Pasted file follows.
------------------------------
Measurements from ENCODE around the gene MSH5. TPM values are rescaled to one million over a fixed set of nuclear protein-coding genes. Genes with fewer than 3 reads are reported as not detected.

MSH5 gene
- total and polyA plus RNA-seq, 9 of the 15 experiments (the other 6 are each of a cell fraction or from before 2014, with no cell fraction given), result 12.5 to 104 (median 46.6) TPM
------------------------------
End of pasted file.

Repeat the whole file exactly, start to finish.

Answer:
Measurements from ENCODE around the gene MSH5. TPM values are rescaled to one million over a fixed set of nuclear protein-coding genes. Genes with fewer than 3 reads are reported as not detected.

MSH5 gene
- total and polyA plus RNA-seq, 9 of the 15 experiments (the other 6 are each of a cell fraction or from before 2014, with no cell fraction given), result 12.5 to 104 (median 46.6) TPM